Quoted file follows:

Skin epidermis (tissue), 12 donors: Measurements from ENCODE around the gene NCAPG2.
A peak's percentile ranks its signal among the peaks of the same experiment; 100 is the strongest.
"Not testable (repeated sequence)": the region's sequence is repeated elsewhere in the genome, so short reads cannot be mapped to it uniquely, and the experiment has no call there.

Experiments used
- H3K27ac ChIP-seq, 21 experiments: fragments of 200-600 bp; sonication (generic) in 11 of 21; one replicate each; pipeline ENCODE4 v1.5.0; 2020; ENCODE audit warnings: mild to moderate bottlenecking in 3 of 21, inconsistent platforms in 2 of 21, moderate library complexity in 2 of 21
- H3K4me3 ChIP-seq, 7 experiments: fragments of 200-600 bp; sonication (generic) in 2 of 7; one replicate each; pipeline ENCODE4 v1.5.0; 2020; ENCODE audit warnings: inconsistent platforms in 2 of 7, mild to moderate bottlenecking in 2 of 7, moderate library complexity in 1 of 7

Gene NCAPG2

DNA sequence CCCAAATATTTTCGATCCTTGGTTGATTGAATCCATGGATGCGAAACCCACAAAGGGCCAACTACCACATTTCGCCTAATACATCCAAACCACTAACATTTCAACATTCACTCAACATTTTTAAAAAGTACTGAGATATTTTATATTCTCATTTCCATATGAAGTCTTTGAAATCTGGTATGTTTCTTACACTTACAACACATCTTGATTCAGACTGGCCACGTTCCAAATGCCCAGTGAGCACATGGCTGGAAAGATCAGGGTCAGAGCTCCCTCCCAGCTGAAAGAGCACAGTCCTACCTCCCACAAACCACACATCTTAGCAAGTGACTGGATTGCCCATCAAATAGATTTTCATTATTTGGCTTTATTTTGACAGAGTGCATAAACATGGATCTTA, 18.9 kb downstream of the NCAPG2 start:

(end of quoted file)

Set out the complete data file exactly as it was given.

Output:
Skin epidermis (tissue), 12 donors: Measurements from ENCODE around the gene NCAPG2.
A peak's percentile ranks its signal among the peaks of the same experiment; 100 is the strongest.
"Not testable (repeated sequence)": the region's sequence is repeated elsewhere in the genome, so short reads cannot be mapped to it uniquely, and the experiment has no call there.

Experiments used
- H3K27ac ChIP-seq, 21 experiments: fragments of 200-600 bp; sonication (generic) in 11 of 21; one replicate each; pipeline ENCODE4 v1.5.0; 2020; ENCODE audit warnings: mild to moderate bottlenecking in 3 of 21, inconsistent platforms in 2 of 21, moderate library complexity in 2 of 21
- H3K4me3 ChIP-seq, 7 experiments: fragments of 200-600 bp; sonication (generic) in 2 of 7; one replicate each; pipeline ENCODE4 v1.5.0; 2020; ENCODE audit warnings: inconsistent platforms in 2 of 7, mild to moderate bottlenecking in 2 of 7, moderate library complexity in 1 of 7

Gene NCAPG2

DNA sequence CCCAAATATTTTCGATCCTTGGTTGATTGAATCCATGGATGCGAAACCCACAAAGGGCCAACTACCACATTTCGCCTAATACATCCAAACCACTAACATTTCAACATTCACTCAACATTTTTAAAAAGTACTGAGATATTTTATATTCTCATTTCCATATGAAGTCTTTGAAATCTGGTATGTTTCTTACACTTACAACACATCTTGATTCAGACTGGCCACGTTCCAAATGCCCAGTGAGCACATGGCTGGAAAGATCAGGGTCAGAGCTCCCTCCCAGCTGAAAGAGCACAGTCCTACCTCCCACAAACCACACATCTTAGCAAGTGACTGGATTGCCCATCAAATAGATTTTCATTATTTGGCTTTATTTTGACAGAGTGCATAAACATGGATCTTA, 18.9 kb downstream of the NCAPG2 start: